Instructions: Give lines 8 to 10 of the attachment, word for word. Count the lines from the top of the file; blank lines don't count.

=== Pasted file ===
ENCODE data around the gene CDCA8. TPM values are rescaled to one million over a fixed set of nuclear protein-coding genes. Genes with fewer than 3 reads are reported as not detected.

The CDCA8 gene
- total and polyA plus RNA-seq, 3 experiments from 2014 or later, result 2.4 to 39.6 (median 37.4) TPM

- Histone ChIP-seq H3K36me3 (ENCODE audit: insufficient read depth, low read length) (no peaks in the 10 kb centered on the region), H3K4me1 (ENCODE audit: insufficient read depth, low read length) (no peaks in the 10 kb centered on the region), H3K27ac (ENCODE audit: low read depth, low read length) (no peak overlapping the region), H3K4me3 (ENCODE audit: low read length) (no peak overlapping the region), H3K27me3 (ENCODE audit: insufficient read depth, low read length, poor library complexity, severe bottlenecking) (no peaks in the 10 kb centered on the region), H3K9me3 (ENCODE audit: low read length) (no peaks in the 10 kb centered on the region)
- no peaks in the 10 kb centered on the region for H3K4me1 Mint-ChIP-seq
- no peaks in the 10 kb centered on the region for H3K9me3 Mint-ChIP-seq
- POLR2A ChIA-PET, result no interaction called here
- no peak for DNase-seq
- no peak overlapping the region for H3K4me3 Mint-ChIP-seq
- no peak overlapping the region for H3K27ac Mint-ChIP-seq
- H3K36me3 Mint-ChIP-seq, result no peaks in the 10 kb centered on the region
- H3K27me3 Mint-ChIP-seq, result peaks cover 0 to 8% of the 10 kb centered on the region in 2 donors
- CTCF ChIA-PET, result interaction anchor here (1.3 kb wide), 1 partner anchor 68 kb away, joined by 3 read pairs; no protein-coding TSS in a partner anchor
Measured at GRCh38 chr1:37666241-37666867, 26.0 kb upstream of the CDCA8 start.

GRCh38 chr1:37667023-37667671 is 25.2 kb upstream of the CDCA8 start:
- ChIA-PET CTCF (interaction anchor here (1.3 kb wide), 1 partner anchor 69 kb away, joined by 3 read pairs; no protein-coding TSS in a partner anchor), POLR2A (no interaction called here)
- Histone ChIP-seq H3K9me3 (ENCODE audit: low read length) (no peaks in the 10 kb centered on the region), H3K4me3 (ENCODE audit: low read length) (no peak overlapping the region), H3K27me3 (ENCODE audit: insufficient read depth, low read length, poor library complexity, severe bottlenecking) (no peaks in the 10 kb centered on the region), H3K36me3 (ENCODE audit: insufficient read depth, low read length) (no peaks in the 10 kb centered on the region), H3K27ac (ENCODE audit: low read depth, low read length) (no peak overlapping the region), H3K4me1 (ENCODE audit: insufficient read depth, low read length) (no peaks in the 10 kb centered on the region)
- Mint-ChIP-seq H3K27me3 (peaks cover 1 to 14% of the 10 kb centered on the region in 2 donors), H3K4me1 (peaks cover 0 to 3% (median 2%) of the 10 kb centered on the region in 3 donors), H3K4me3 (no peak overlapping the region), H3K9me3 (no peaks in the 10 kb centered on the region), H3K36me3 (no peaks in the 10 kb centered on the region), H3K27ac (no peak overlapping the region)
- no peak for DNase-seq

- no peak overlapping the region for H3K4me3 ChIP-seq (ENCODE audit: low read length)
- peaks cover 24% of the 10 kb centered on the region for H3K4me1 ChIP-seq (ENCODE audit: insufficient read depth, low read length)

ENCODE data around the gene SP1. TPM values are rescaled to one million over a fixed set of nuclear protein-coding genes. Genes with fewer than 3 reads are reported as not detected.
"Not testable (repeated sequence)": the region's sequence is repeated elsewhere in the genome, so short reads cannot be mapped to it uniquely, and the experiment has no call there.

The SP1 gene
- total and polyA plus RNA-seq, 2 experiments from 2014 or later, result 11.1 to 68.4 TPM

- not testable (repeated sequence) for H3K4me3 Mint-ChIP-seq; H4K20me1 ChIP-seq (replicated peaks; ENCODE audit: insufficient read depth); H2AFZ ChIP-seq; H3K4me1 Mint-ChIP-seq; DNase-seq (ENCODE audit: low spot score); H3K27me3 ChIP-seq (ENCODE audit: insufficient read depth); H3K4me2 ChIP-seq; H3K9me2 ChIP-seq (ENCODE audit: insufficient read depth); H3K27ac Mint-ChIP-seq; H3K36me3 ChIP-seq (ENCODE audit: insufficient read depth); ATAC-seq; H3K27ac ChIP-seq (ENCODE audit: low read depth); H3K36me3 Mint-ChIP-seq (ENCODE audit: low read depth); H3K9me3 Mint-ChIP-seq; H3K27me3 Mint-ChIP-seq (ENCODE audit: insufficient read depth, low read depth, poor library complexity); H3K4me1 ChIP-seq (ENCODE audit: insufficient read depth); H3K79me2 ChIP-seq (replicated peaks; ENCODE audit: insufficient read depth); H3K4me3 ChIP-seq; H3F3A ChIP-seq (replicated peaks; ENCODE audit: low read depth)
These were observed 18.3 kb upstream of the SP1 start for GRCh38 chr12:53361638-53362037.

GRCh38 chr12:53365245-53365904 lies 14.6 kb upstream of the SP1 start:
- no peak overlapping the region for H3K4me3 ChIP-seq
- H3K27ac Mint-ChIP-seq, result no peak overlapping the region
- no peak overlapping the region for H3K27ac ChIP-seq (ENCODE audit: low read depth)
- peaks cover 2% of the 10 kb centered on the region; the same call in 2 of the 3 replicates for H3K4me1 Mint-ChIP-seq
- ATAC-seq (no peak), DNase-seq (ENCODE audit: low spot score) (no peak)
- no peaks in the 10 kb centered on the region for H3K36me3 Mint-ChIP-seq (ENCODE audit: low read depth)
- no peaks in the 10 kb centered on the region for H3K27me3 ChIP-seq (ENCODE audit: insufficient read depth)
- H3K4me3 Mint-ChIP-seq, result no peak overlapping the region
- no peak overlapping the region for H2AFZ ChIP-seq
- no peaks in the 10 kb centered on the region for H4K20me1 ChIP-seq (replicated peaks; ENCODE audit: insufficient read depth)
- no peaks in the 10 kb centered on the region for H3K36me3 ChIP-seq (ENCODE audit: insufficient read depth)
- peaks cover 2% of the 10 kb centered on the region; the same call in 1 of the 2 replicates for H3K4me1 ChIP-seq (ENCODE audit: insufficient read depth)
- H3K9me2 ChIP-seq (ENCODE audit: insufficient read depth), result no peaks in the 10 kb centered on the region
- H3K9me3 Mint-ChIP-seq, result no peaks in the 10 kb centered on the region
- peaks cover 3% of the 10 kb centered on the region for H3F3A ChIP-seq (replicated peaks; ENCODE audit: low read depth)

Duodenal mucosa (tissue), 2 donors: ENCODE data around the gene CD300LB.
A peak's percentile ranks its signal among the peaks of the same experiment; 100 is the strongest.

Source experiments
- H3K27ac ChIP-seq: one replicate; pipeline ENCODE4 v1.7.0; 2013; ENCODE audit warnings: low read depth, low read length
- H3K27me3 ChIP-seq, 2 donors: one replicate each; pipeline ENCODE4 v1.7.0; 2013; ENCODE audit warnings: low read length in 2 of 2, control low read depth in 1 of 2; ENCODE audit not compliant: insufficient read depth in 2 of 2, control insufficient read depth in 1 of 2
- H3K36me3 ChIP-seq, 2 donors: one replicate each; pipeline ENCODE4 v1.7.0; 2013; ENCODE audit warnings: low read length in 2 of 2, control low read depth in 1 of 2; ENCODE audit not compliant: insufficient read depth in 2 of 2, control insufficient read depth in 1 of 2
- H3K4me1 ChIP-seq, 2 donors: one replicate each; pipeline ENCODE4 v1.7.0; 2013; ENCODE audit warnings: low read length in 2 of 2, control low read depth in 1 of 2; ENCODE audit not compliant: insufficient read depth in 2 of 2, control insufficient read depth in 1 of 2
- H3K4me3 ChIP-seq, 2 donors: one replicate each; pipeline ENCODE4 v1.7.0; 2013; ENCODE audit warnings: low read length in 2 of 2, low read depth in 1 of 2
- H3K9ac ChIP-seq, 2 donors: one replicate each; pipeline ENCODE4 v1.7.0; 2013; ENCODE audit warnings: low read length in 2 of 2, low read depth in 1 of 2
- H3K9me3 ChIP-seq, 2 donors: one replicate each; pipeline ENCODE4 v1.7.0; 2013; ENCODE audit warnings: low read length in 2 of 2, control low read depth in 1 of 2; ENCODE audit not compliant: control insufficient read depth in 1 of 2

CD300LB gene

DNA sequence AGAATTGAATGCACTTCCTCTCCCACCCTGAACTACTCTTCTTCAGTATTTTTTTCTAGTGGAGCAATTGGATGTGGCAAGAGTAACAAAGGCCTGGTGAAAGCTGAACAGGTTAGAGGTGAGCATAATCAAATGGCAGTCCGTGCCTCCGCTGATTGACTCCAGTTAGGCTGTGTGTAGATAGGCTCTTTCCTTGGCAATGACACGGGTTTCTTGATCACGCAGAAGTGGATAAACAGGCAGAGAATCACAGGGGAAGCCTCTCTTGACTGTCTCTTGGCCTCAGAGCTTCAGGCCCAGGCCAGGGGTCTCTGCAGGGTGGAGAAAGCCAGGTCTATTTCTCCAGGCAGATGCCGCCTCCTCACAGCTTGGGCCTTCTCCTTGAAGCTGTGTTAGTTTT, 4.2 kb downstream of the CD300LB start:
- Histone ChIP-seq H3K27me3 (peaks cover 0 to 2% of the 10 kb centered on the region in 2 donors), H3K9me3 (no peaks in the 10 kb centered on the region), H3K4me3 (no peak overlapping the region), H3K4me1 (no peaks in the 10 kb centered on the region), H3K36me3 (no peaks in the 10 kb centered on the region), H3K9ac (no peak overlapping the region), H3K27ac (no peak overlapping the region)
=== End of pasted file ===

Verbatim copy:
- no peak for DNase-seq
- no peak overlapping the region for H3K4me3 Mint-ChIP-seq
- no peak overlapping the region for H3K27ac Mint-ChIP-seq